x Abu Dhabi, UAEWednesday 24 January 2018

Enforcement is key in property escrow accounts

Rera is doing its best to help safeguard investments by home buyers, but better enforcement of the law is now needed.

In May 2009, the Dubai Real Estate Regulatory Authority announced that it had frozen the escrow accounts of certain property developers. Those developers - who had sold properties off-plan - could not give an assurance that construction was progressing and that the houses had been registered with the Dubai Land Department.

As the property market stumbled after the global downturn, it was a good attempt by Rera to ensure that the interests of property investors were protected. What we have seen in the subsequent two years, however, is that there were many more problems under the surface.

As reported in The National yesterday, Rera's chief financial officer has warned that investors in stalled Dubai projects are unlikely to retrieve millions of dirhams in down payments because many developers have already spent the money.

"What I can tell buyers is, don't think what they have paid into escrow accounts actually exists," Ahmed Khalid Obaidat said. For some homebuyers, many who have fought to reclaim their down payments in the courts, these are the words they have been dreading for years.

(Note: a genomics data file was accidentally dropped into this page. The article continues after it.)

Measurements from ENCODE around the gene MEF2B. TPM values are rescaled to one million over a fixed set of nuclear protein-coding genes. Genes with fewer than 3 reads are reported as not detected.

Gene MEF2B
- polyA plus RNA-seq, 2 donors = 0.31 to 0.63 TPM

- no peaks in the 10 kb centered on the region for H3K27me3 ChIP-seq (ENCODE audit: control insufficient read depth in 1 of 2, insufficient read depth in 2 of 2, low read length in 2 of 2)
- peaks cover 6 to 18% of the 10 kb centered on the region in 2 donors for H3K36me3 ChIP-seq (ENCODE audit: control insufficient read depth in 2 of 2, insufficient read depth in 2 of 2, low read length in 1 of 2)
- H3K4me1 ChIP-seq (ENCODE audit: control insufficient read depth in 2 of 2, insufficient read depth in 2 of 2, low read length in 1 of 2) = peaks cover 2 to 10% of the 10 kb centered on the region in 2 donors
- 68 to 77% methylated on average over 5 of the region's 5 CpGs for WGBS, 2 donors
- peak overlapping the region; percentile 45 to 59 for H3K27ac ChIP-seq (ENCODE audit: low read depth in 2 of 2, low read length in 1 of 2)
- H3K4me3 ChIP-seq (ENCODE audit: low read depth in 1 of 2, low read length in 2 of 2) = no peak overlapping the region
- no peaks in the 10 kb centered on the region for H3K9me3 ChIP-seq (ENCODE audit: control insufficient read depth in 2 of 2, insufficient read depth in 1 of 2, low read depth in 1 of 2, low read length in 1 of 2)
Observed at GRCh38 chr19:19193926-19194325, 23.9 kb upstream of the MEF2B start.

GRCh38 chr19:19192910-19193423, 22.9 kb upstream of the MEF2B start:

Although the news is bad, Rera's clear statement on the issue is refreshing. For too long, buyers had been reduced to guesswork about exactly how developers were using the cash in these so-called escrow accounts (which, in fact, have not been managed as escrow accounts in the traditional sense). Most of the irregularities, according to Rera, concern payments made before a federal law established escrow accounts in 2007.

These payments must be resolved, both out of fairness for buyers and to clean up the property sector. Clearly, unethical practices have taken place with unscrupulous developers misusing or absconding with the funds. To restore confidence, these malefactors should feel the full force of the law.

Rera, however, is a regulatory agency, not a law-enforcement body. It has often come down on the side of the buyers but its powers are limited. When it has demanded more transparency from developers, those calls have often gone unheeded.

The property sector urgently needs a transparent enforcement mechanism. Some of the promised projects are never going to come online - for buyers who have invested their life savings, there must be legal options to recover their down payments. Rera has identified the problem, now we need the solution.